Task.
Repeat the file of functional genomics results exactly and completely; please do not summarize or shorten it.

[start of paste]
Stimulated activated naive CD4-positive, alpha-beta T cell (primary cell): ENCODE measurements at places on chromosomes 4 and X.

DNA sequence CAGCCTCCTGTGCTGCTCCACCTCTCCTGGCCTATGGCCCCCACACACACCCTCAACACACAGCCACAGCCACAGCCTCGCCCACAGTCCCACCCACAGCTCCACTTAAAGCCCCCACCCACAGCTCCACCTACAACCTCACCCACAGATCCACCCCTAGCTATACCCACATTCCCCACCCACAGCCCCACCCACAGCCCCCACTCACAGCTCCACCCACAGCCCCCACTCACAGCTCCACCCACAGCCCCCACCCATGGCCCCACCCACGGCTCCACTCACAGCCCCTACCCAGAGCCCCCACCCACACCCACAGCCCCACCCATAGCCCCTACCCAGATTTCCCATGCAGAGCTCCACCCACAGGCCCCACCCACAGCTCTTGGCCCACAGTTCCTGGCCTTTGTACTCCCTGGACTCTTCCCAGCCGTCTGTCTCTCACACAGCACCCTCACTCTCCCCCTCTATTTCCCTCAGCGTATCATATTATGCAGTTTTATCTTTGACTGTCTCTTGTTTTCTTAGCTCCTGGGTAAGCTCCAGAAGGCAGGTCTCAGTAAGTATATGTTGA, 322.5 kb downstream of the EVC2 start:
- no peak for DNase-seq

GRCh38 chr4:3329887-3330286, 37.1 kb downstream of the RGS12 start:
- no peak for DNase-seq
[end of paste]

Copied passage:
Stimulated activated naive CD4-positive, alpha-beta T cell (primary cell): ENCODE measurements at places on chromosomes 4 and X.

DNA sequence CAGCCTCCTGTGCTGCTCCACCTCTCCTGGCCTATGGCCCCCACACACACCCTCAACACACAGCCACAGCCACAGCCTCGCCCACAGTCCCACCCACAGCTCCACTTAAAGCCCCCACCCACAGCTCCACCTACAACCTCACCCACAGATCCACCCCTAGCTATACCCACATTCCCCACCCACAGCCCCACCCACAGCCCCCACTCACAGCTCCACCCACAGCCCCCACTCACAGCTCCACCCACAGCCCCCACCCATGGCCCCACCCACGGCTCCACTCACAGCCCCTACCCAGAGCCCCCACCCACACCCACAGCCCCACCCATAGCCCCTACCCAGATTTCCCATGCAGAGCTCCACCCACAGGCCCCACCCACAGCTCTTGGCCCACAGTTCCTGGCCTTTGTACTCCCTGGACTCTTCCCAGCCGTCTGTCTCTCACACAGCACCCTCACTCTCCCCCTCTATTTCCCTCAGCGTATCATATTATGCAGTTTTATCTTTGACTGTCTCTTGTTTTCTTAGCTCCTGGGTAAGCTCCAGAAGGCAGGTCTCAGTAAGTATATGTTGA, 322.5 kb downstream of the EVC2 start:
- no peak for DNase-seq

GRCh38 chr4:3329887-3330286, 37.1 kb downstream of the RGS12 start:
- no peak for DNase-seq